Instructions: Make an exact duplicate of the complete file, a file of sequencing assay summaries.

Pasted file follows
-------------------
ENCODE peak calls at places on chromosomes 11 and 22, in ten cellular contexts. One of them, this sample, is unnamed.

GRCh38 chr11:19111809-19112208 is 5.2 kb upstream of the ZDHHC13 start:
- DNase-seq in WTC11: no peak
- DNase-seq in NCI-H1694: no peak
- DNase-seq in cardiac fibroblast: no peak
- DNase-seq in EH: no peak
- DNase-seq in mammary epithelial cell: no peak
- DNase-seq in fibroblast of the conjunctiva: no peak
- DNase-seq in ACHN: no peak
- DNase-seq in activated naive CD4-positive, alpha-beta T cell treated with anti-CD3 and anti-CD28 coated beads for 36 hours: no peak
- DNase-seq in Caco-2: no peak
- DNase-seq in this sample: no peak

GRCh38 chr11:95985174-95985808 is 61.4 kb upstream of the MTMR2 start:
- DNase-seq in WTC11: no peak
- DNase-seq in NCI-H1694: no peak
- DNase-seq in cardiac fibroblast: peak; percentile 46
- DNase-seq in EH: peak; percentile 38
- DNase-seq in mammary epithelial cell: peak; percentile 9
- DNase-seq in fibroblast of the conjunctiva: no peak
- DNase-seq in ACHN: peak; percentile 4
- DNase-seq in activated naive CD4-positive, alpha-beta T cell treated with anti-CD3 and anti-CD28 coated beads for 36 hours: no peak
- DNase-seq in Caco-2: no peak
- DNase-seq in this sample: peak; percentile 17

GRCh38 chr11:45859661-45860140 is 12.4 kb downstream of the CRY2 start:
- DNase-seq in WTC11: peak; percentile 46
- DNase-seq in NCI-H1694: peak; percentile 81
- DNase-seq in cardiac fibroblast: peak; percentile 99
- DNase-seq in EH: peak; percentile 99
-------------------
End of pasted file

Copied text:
ENCODE peak calls at places on chromosomes 11 and 22, in ten cellular contexts. One of them, this sample, is unnamed.

GRCh38 chr11:19111809-19112208 is 5.2 kb upstream of the ZDHHC13 start:
- DNase-seq in WTC11: no peak
- DNase-seq in NCI-H1694: no peak
- DNase-seq in cardiac fibroblast: no peak
- DNase-seq in EH: no peak
- DNase-seq in mammary epithelial cell: no peak
- DNase-seq in fibroblast of the conjunctiva: no peak
- DNase-seq in ACHN: no peak
- DNase-seq in activated naive CD4-positive, alpha-beta T cell treated with anti-CD3 and anti-CD28 coated beads for 36 hours: no peak
- DNase-seq in Caco-2: no peak
- DNase-seq in this sample: no peak

GRCh38 chr11:95985174-95985808 is 61.4 kb upstream of the MTMR2 start:
- DNase-seq in WTC11: no peak
- DNase-seq in NCI-H1694: no peak
- DNase-seq in cardiac fibroblast: peak; percentile 46
- DNase-seq in EH: peak; percentile 38
- DNase-seq in mammary epithelial cell: peak; percentile 9
- DNase-seq in fibroblast of the conjunctiva: no peak
- DNase-seq in ACHN: peak; percentile 4
- DNase-seq in activated naive CD4-positive, alpha-beta T cell treated with anti-CD3 and anti-CD28 coated beads for 36 hours: no peak
- DNase-seq in Caco-2: no peak
- DNase-seq in this sample: peak; percentile 17

GRCh38 chr11:45859661-45860140 is 12.4 kb downstream of the CRY2 start:
- DNase-seq in WTC11: peak; percentile 46
- DNase-seq in NCI-H1694: peak; percentile 81
- DNase-seq in cardiac fibroblast: peak; percentile 99
- DNase-seq in EH: peak; percentile 99